You are currently viewing The Eurozone is at risk of entering the phase of "inflationary psychology": What is it and how it works

Inflation in the euro zone had never shown such high rates of change for so long. As this phenomenon continues, new risks appear on the horizon. Philip Lane, chief economist of the European Central Bank, has analyzed the most important ones and has warned that the euro zone could be close to suffering a phase of inflationary psychology, a behavior that threatens to sharpen the rise in prices. Many of the economic concepts that already seemed ‘buried’ in economics textbooks are resurfacing today with force.

Inflation in the euro zone shows a historical variation rate of 8.1% which, presumably, will continue to rise. This trend risks fueling what is known as “inflation psychology,” Philip Lane, chief economist at the European Central Bank, said Monday, referring to a phenomenon in which consumers and businesses adjust their investment decisions. consumption and investment by anticipating higher future inflation.

How does it work?

“We have very high inflation rates right now, and clearly we could be in a world where the psychology of inflation is taking hold”sentenced one of the heavyweights of the Executive Committee of the European Central Bank.

Economic theory holds that once the psychology of inflation is established in the economy, consumers begin to make their purchases in advance to counter rising inflation, while companies start raising their own prices (passing on more of the costs to the consumer), because they expect higher and higher costs. The result of this behavior is higher and longer inflation.

In economic jargon it is often said that this is the equivalent of a reduction in the demand for money. Economic agents choose to a greater extent to hoard goods, services and assets to the detriment of money. This phase is the opposite of what has been going on in the euro zone in recent decades, when the demand for money has been extensive (cash, deposits, international demand for euros…), which allowed the central bank to implement a very expansive monetary policy without generating inflation and without blowing up the euro exchange rate.

However, when the demand for money falls, inflation tends to increase along with a depreciation of the currency, which in turn feeds back into the price spiral itself.

three inflation shocks

Lane explained that the euro zone has faced three inflation shocks since 2021 that have been fueling the rise in prices one after another. At first, the economy had to face a “pandemic cycle with lockdowns and bottlenecks.” During this cycle, companies froze their investment and even reduced their production capacity. Later, with the reopening of the economy, the enthusiasm of households to return to normality and accumulated savings, there was a demand shock that supply could not placate. Prices woke up.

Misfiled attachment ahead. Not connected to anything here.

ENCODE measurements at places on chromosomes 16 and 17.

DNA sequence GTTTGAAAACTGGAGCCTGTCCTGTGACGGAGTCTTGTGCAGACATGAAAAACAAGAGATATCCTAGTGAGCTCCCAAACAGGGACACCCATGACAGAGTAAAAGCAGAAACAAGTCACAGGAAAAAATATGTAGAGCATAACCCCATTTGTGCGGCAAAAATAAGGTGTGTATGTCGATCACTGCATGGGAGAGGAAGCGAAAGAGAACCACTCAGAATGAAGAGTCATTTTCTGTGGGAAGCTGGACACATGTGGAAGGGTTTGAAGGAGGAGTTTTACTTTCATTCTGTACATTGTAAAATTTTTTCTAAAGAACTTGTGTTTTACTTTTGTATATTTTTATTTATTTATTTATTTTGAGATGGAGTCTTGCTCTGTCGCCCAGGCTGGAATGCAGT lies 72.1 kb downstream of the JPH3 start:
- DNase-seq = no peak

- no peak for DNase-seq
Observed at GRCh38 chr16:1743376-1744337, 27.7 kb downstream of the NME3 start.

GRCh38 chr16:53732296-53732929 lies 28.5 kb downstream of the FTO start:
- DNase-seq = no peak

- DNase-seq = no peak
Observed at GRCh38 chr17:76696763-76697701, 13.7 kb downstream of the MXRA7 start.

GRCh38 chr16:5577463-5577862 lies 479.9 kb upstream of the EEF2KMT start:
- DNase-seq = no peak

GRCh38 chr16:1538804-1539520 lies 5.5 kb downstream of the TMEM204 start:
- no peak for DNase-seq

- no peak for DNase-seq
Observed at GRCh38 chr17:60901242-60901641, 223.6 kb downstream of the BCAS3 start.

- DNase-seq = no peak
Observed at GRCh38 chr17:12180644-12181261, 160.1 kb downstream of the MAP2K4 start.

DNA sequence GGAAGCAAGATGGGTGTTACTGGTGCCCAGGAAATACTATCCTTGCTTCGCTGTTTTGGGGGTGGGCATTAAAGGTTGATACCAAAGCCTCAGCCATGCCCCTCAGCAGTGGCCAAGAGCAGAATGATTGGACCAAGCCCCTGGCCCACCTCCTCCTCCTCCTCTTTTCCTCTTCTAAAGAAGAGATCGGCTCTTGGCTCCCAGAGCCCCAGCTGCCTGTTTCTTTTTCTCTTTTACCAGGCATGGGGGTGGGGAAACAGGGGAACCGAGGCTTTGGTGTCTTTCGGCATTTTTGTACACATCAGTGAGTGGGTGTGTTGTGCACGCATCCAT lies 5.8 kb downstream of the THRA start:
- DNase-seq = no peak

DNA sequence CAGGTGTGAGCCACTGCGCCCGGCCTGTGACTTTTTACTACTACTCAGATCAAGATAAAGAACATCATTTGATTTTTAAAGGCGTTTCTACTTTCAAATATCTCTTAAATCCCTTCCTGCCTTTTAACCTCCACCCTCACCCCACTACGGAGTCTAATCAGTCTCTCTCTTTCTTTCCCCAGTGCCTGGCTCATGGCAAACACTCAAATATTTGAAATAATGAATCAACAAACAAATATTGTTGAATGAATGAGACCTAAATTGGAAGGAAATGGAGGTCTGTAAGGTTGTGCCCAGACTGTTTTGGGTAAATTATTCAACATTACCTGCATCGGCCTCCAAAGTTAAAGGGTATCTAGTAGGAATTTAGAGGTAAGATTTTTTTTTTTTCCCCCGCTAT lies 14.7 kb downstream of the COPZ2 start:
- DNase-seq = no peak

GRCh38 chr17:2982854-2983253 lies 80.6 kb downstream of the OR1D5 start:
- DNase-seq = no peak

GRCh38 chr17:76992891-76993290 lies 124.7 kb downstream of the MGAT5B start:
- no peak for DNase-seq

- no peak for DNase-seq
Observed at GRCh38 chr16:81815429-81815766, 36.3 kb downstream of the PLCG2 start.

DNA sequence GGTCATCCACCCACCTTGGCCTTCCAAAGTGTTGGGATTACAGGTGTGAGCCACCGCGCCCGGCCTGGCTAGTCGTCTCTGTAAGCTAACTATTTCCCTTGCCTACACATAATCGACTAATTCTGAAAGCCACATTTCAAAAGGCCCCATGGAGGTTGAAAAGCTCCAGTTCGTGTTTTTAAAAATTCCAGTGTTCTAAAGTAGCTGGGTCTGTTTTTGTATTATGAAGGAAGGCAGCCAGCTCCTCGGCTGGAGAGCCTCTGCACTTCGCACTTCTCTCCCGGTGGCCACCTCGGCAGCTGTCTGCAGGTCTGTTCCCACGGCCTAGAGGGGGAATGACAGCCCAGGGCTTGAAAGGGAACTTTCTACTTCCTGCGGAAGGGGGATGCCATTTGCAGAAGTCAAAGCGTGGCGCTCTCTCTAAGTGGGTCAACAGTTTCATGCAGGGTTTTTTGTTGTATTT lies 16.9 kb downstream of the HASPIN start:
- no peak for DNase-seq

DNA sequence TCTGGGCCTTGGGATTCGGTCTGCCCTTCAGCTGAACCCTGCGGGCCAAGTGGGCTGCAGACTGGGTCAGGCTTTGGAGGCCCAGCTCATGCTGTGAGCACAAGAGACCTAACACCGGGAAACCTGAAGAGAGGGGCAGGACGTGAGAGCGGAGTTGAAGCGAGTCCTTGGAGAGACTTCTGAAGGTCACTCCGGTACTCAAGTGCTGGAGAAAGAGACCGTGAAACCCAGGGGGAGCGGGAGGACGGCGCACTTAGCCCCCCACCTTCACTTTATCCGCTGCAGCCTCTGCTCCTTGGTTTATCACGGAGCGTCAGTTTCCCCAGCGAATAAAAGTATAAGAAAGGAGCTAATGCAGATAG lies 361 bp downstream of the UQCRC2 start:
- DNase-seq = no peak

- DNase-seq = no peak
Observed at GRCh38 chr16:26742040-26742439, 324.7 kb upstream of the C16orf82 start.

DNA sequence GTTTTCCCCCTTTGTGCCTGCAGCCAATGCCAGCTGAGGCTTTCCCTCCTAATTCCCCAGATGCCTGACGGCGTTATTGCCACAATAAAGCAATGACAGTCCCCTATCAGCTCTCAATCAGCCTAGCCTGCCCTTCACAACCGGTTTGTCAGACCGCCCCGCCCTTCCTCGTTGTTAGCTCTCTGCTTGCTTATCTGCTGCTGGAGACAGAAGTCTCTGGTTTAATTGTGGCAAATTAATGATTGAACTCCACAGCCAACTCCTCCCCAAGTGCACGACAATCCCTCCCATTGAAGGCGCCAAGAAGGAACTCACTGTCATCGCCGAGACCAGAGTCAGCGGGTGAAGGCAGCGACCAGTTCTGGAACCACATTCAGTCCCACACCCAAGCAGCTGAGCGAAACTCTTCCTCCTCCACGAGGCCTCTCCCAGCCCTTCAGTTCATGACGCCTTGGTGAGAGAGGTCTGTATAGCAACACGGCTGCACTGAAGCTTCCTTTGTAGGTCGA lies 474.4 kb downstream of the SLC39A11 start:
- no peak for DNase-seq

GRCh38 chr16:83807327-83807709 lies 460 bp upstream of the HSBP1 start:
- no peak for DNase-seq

In a slide presentation, Lane explained that closely related to the above is also the energy shock (no investment in new capacity to extract and refine crude, for example), which Lane cites as the second. Global supply disruptions and the global transition to renewable energy shaped this new inflation drive. Finally, the third shock has been the war between Russia and Ukraine, generating new energy problems, bottlenecks and uncertainty, all “with long-term implications.”

New risks for inflation

In addition, Lane recognized that there are up to five risks that, if materialized, could bias inflation forecasts upwards:

-Adjustments in wages to catch up with inflation. This is the main second-round effect that could feed back into inflation and generate a price-wage spiral. Although this risk is unlikely, its materialization seems less preposterous every day. Wages have risen by more than 2.8% in the first quarter of the year, the highest rate since 2009. Meanwhile, strikes and demands for wage increases are taking place in almost all the countries of the euro area.

-Long-term inflation expectations. Today, 10-year inflation expectations seem anchored at 2% in the euro zone. Its disembedding would entail a significant risk for present and future inflation through a change in the behavior of agents, according to the economic literature itself managed by the ECB.

-Inflation psychology. This is the phase that the eurozone could be entering, according to Lane himself.

-Real interest rates. If inflation remains extremely high, real interest rates (the nominal interest rate minus inflation) will remain negative, so monetary policy will continue to lag behind the curve, encouraging consumption and investment. In the end, all these risks have a certain relationship with each other and the materialization of one may mean that the others begin to come into play.

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J. A. Allen

Author, blogger, freelance writer. Hater of spiders. Drinker of wine. Mother of hellions.

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